Born in Trondheim, Norway on January 29, 1919, Einar Pedersen became interested in the Arctic as a youngster when he was inspired by the expeditions of Norwegian explorer Roald Amundsen. His own arctic experience began as a teenager working on a seal-catching expedition in Greenland. He spent time in both the Norwegian and British Armies where he was trained in air navigation, geography, meteorology and flew in the North Atlantic, ferried new aircraft across the Atlantic, and safely navigated the Peace Commission from London, England to Oslo, Norway in May 1945. After the War, Pedersen flew for DNL and SAS airlines as a navigator and trained other pilots in arctic/polar navigation and arctic survival. Starting in the 1950s, Pedersen designed the new "Polar Path" gyro and improved grid navigation system which made regular trans-polar commercial air service possible. Seeing the commercial viability and economic impacts of using the shorter polar routes, Captain Pedersen is credited with helping SAS be the first commercial airline to make regular flights over the North Pole and with building up their transpolar commercial business. Pedersen also loved the adventure of flying in small single engine planes, which led him on many private flights around the Arctic, including a crash north of Old Crow in the Yukon Territory in Canada.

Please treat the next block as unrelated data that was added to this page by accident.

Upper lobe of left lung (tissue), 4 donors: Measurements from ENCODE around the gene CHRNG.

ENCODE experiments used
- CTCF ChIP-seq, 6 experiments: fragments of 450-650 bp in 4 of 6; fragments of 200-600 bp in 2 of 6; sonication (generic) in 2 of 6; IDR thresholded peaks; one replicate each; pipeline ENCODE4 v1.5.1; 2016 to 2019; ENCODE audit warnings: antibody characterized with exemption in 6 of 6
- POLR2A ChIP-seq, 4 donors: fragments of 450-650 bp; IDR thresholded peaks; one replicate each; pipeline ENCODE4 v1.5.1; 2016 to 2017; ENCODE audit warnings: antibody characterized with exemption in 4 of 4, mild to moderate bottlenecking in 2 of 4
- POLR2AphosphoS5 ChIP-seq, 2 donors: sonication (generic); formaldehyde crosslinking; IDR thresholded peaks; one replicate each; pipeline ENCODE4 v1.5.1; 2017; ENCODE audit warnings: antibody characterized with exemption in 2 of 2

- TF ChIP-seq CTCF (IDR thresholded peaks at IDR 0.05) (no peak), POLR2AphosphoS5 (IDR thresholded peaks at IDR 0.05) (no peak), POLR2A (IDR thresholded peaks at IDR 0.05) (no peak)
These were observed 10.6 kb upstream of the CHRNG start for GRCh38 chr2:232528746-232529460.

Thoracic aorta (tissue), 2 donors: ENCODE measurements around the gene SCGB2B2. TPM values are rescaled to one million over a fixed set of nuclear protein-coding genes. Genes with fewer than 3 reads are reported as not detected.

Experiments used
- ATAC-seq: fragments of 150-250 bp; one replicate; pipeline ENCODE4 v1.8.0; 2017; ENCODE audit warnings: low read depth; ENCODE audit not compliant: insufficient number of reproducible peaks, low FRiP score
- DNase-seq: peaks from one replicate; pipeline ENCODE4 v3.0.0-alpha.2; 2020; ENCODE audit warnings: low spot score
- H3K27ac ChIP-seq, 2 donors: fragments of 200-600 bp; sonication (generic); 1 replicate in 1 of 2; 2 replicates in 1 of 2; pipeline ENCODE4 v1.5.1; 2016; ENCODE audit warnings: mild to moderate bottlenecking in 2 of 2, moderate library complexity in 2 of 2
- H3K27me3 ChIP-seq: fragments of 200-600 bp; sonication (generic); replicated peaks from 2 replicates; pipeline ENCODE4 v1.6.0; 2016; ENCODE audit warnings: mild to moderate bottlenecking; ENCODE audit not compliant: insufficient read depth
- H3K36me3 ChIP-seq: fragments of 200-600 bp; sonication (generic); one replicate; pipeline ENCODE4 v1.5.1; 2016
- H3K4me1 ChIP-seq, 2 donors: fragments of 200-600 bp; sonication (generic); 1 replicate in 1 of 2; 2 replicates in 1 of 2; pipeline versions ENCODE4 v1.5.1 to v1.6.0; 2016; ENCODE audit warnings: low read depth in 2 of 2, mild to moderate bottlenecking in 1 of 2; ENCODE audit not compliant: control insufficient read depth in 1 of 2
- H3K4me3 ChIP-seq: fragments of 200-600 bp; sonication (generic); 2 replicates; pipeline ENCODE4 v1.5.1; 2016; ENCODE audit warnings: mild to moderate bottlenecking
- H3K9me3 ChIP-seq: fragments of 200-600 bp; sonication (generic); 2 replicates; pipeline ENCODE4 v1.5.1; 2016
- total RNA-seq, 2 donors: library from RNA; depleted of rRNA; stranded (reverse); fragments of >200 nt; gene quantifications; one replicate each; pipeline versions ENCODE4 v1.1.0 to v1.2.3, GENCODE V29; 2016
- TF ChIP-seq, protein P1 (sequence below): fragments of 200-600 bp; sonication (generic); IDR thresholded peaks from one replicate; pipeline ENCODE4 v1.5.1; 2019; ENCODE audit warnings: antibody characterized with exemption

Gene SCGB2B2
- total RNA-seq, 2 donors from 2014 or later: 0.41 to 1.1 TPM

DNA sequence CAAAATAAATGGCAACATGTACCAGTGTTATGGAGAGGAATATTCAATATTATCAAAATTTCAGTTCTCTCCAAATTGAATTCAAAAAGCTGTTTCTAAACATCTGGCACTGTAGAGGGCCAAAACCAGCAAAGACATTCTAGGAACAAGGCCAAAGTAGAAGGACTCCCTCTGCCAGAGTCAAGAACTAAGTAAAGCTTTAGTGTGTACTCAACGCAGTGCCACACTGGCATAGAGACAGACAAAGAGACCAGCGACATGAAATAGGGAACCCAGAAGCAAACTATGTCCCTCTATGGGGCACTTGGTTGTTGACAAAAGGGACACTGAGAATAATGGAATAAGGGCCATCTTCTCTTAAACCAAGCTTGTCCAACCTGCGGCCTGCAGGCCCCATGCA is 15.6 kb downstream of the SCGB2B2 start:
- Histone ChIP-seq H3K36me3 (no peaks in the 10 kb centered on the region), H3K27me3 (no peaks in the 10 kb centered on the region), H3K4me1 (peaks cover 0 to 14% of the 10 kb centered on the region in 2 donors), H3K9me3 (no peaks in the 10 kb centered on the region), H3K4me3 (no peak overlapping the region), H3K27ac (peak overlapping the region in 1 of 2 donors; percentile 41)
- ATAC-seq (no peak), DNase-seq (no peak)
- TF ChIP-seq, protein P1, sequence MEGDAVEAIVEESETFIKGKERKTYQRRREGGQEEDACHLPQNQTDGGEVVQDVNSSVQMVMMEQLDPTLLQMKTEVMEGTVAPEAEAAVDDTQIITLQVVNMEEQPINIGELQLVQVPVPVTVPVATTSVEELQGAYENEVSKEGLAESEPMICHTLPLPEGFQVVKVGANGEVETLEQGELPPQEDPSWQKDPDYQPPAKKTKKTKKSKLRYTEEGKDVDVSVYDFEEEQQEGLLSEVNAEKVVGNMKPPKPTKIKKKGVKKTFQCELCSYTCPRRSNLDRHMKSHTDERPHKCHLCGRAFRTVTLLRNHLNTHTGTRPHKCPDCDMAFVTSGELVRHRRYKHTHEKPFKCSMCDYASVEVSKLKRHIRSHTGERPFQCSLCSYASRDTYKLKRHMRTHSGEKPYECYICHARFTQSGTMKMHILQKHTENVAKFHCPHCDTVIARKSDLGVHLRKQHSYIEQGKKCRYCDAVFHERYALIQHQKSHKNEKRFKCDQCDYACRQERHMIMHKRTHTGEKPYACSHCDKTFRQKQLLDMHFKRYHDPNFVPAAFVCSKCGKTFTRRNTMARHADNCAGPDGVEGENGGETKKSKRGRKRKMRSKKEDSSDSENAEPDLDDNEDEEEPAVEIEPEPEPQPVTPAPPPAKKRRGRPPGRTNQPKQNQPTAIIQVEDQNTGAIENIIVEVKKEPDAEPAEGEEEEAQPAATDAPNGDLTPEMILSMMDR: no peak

Based on his many contributions to arctic civil aviation, polar studies in meteorology, ice-pack dynamics, oceanography, and geology, Einar Pedersen received an honorary doctorate from the University of Alaska Fairbanks in 1994. He was involved with the Northern Forum's investigation of new northern commercial air routes and in 1994 he led a delegation of arctic enthusiasts on a good-will tour "The Circumpolar Expedition" to visit a variety of cities around the Arctic. He also is the author of numerous articles and books about the Arctic. Einar Pedersen died in 2008.
Biographical information from: Einar Pedersen's son, Sverre Pedersen; and “Navigating the Arctic Skies: Einar Sverre Pedersen has flown across the North Pole 400 times.” By Terje Myklebust, Norway, the Official Site in the United States, News, 2006.